Aug. 9, 1996
Scholar Reviews Latinos in Film
By Jennifer Wagner DeNoma
UW-RF News Bureau
Carlos Cortes, a film historian from University of California-Riverside, talked to high school teachers about how Latinos are portrayed in film during a minority film institute at UW-River Falls July 30-31.
The main problem, he says, is the violence. Movies like "Scarface," a depiction of Cuban-American gang life, create an impression that Latinos are more violent than other Americans. The urban "Gangsta" movies of the 1990s portray Latinos as drug dealers, pimps and social problems. If Latin women are not portrayed as floozies or as prostitutes, they are often individuals who sing, dance, and entertain-like Carmen Miranda or Charro.
However, Cortes doesn't suggest teachers censor those images in the classroom. To the contrary, he thinks teachers should show students clips of those movies, if only to illustrate a point. "Teachers can use those [bad] films to show what is wrong with those messages and to help students think critically."
"From those films, students can understand what causes us to think about what we do about a group of people-not just Latinos, but blacks, Indians, women, men, Midwesterners, whoever."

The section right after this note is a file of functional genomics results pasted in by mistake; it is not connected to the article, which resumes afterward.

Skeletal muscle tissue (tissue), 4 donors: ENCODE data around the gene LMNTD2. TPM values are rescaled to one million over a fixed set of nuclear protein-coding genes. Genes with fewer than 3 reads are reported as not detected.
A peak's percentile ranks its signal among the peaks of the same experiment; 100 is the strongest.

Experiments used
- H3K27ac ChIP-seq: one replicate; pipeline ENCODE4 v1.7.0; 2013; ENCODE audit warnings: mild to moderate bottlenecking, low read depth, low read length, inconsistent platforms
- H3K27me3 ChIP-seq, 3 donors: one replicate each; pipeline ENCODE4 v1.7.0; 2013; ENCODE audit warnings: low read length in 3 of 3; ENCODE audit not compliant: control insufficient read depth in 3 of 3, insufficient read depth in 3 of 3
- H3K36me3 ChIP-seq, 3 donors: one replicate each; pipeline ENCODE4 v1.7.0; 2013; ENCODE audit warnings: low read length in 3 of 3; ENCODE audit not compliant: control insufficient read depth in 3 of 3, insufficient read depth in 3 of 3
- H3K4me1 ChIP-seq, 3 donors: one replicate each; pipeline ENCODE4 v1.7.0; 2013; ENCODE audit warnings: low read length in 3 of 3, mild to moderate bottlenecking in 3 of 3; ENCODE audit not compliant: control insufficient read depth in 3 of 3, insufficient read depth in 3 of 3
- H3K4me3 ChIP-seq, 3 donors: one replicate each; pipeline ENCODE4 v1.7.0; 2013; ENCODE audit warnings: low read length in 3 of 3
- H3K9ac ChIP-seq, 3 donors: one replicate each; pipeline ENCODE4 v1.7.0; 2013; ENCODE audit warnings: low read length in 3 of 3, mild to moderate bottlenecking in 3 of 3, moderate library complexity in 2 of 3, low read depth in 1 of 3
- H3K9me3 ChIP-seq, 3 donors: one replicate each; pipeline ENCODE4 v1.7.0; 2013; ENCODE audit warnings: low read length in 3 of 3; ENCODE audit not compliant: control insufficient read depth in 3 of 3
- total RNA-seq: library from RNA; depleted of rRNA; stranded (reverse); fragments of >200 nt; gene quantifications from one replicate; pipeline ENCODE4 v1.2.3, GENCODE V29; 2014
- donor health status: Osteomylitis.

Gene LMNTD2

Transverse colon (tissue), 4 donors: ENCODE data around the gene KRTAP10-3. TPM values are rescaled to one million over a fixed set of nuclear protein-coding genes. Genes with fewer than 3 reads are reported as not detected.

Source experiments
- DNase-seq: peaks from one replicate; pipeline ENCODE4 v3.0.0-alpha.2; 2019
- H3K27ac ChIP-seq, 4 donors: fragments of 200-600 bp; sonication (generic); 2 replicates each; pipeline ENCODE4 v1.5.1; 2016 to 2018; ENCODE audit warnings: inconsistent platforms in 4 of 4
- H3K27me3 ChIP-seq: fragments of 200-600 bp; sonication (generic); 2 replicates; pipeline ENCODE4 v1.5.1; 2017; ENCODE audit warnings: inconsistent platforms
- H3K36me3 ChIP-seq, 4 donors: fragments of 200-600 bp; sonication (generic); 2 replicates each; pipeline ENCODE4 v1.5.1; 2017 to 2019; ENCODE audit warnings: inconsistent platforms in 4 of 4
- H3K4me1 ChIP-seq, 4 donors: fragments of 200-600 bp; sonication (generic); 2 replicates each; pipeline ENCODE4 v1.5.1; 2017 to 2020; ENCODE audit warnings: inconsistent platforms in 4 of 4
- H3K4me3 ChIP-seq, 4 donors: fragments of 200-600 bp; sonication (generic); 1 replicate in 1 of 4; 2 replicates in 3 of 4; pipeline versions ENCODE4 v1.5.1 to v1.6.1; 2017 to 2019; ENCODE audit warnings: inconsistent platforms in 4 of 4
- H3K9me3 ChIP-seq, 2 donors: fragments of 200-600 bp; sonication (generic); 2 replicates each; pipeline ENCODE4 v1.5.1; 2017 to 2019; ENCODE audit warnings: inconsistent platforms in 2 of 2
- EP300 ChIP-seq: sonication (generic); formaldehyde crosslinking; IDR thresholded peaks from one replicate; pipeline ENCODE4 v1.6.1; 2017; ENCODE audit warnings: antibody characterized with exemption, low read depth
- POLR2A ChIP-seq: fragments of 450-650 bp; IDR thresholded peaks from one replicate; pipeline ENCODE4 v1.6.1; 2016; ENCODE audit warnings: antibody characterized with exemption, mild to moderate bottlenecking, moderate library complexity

Cortes, a Mexican-American, has been studying film history for the past 25 years. He studies not only Latinos in film, but also how broad historical issues and other minority groups are filmed.
The UW-River Falls institute, "Cinematic Representations of America's Ethnic Minorities," is a four-week intensive institute instructing secondary school teachers on film use when teaching minority literature, history and social studies. It is funded through the National Endowment for the Humanities.
Cortes also explored the concept of "borders," a metaphor he feels is an especially strong motif in films depicting Latino characters. He explained that borders are not only geographic, like the border between Mexico and the United States, but are cultural, racial, sexual and internal.
The movie "La Bamba," based on the life of Richie Valens, the 1950's Mexican American rock singer who died in a plane crash with Buddy Holly, illustrates many of those borders.
In the film Valens, portrayed by Lou Diamond Phillips, crosses a geographic border when making a road trip with his brother to old Mexico. In Mexico, he crosses a spiritual border when he undergoes a religious ceremony performed by a Mexican Indian. Back home in Texas, Valens crosses a cultural border from the barrios to middle class suburban life when he visits his white girlfriend Donna.
Cortes says the theme of a cultural border between whites and Latinos are repeated in many other popular films, such as "High Noon," and "West Side Story."
Cortes' favorite film, however, is "El Norte," which depicts Guatemalans who emigrate to the United States. He thinks the film is especially good because the characters are multidimensional, and multidimensional characters dispel the stereotypes that exist about Latinos.
"There is a tremendous variation between Latin groups, and even within specific Latin groups" says Cortes. "The best films are those that show a wide range of characters."